• 9“Naked no vote” break fees (ie fees payable by a target to a bidder if the takeover is rejected by the target's shareholders even though there is no competing bid) may fall into this category. See Ausdoc Group Ltd [2002] ATP 9 at [43]
  • 10Ausdoc Group Ltd [2002] ATP 9
  • 11Ausdoc Group Ltd [2002] ATP 9 at [35(f)]
  • 12In Normandy Mining Limited (No. 3) [2001] ATP 30, the break fee was more than 1% of equity value, which might have been excessive because of the large size of the bid, but for a counter-bid
  • 13National Can Industries 01 and 01R. Contrast Ausdoc Group Limited [2002] ATP 9
  • 14National Can Industries Limited 01 [2003] ATP 35 at [41] and National Can Industries Limited 01(R) [2003] ATP 40 at [37]
  • 15A provision that requires the target (shareholder) to disclose details of any potential competing proposal to the original bidder
  • 16A provision that allows the bidder to match the third party deal proposed to the target
  • 17A provision that the target cannot actively solicit offers, but can consider unsolicited offers, give the potential offeror information and accept the offer if necessary to avoid a breach of fiduciary duty
  • 18A provision that allows the target (or shareholder) a reasonable set time in which it can 'shop' the market
  • 19A provision allowing the target to announce that it will entertain third-party interest for a reasonable set period, after which it proposes to deal with the bidder. Used, for example, in management buy-outs as a way of testing the fairness of the proposal by proving the market for other offers. A 'fiduciary' out should still allow alternative proposals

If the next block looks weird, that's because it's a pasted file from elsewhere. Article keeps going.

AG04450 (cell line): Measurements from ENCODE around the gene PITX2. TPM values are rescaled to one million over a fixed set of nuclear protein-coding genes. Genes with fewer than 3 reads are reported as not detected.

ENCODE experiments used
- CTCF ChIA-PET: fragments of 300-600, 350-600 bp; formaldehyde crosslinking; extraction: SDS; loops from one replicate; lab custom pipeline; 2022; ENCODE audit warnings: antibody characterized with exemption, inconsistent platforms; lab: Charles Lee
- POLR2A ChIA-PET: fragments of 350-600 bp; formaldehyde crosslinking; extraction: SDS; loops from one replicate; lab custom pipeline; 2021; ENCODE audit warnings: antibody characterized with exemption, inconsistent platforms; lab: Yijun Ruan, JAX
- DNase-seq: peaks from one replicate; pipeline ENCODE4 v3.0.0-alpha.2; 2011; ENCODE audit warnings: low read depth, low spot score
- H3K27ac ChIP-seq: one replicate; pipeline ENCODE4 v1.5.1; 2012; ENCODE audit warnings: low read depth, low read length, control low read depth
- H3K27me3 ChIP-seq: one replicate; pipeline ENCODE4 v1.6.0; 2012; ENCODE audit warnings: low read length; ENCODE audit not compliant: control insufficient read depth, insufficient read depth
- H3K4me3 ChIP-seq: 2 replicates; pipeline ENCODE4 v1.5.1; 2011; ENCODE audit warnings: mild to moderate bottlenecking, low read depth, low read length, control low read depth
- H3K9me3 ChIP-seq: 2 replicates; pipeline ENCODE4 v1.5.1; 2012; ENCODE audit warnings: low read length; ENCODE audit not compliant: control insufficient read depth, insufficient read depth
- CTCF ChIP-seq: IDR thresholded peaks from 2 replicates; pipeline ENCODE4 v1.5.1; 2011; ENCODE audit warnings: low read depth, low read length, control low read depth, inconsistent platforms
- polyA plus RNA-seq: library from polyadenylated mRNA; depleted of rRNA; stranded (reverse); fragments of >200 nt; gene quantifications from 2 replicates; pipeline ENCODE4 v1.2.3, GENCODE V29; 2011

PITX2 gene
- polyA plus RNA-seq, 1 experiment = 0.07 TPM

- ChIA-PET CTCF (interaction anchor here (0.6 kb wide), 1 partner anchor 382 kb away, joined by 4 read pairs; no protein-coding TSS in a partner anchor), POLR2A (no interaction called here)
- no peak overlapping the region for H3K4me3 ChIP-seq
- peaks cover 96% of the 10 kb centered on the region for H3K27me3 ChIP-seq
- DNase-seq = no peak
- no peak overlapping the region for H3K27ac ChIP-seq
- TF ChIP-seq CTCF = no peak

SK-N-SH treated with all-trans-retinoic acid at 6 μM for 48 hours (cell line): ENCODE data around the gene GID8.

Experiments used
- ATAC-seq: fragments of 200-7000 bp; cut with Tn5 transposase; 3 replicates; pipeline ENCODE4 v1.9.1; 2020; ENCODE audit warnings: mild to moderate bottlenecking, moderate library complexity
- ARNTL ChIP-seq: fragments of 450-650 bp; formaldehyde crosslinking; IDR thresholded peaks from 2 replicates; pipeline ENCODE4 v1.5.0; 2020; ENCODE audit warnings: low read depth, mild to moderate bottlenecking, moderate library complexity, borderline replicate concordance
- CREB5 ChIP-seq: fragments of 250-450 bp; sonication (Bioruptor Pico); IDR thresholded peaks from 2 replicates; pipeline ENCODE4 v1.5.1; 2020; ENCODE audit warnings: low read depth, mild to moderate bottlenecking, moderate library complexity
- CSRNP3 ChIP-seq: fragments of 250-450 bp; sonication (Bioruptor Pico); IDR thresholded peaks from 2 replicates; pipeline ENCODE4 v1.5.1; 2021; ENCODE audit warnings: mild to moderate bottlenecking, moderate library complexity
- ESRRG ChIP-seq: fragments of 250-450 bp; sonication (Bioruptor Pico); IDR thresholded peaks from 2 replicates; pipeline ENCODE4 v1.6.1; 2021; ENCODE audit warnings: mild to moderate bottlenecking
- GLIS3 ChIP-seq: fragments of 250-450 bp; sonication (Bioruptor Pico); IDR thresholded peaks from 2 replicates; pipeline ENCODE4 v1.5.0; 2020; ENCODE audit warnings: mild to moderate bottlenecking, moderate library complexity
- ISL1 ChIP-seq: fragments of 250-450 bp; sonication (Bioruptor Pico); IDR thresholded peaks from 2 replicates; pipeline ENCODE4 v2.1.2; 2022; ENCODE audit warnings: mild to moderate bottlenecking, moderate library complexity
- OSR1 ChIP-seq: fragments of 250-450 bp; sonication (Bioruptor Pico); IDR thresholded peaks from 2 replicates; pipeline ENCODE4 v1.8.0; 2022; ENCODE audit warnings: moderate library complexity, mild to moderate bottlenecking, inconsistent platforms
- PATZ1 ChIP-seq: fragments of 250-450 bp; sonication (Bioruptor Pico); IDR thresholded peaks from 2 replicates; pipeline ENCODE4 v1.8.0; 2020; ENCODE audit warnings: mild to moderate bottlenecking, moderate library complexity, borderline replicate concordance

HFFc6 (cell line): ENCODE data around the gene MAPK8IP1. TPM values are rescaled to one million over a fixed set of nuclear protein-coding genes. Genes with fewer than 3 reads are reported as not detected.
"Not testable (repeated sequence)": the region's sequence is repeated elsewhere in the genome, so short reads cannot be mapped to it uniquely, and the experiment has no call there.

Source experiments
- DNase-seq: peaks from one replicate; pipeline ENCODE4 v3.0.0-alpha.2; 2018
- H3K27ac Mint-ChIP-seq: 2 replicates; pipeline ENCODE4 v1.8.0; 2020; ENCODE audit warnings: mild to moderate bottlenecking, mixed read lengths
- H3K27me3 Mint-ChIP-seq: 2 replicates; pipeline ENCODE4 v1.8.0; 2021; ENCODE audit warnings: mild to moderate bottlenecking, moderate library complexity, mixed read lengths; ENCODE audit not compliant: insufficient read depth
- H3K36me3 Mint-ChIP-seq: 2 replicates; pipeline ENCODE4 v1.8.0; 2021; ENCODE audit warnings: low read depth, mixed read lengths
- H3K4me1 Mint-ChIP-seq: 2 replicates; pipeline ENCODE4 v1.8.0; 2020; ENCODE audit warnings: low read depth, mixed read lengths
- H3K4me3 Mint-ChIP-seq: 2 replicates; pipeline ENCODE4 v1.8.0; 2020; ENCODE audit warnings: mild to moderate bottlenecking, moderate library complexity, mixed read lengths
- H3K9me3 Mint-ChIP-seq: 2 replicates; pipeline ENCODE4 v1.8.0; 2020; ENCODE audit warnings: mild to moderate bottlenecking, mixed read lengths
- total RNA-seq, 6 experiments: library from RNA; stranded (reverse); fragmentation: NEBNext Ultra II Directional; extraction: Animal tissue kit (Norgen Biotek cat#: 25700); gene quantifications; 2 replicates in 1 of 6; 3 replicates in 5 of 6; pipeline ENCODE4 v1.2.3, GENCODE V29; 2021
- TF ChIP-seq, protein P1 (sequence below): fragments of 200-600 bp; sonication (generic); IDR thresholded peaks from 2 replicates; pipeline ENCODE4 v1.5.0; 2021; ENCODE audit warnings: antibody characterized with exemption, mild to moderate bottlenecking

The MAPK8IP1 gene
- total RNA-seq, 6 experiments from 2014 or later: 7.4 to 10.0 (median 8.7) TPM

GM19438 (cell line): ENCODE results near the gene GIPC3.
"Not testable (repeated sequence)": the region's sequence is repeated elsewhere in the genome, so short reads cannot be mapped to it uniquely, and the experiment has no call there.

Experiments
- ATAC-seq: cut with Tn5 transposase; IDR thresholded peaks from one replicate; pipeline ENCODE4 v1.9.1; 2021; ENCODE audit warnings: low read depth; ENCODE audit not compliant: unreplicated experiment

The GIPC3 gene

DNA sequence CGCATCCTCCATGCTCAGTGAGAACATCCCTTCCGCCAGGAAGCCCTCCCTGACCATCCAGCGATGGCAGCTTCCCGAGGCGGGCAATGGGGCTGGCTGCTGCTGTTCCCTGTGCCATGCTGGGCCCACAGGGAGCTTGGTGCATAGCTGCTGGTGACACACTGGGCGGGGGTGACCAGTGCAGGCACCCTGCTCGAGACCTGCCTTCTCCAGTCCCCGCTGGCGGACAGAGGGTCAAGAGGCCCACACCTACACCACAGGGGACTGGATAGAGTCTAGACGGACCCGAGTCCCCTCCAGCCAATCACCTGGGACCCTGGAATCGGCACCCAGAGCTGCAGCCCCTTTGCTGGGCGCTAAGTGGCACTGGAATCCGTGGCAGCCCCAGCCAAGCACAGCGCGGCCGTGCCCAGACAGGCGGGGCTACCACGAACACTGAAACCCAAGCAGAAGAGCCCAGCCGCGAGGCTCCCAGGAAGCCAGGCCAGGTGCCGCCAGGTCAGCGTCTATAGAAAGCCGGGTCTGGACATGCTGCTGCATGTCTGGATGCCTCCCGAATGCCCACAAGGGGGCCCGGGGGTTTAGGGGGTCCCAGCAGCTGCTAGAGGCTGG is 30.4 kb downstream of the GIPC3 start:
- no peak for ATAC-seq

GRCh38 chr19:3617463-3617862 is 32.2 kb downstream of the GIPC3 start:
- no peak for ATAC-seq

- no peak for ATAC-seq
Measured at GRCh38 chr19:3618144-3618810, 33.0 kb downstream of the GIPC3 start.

• 20Compare the restraint on disposing of shares in PowerTel Limited 01 [2003] ATP 25
  • 21See GN 12. See also Perilya Ltd 02 [2009] ATP 1 at [22]-[33]
  • 22For example, the 1% cap will be calculated on the value of the shares held by the shareholder rather than the target's market capitalisation
  • 23Coercion is not a factor in lock-up agreements with a major shareholder
  • 24Alpha Healthcare Limited [2001] ATP 13 at [23]-[24]
  • 25Including all the relevant terms, even if they are in separate documents: Normandy Mining Limited (No. 3) [2001] ATP 30 at [39]
  • 26For a listed disclosing entity, ASX Listing Rule 3.1 applies unless the exception in ASX Listing Rule 3.1A applies. For other disclosing entities, see s675. An example is AMP Shopping Centre Trust 01 [2003] ATP 21 (a decision on pre-emptive rights). On review, see AMP Shopping Centre Trust 02 [2003] ATP 24
  • 27In Ballarat Goldfields NL [2002] ATP 7 the Panel ordered that the shares which were to constitute the break fee not be issued and no other benefit be provided in substitution
  • 28In Ausdoc Group Limited [2002] ATP 9 the Panel accepted undertakings from the fee-taker to waive its right to receive and not to accept the payment of a particular fee and from the fee-payer not to pay that fee